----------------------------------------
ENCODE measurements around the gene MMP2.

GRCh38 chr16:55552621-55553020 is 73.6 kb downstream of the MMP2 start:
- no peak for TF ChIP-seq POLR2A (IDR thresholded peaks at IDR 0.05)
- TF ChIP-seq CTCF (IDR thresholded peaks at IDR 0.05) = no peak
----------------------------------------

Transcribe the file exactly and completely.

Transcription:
ENCODE measurements around the gene MMP2.

GRCh38 chr16:55552621-55553020 is 73.6 kb downstream of the MMP2 start:
- no peak for TF ChIP-seq POLR2A (IDR thresholded peaks at IDR 0.05)
- TF ChIP-seq CTCF (IDR thresholded peaks at IDR 0.05) = no peak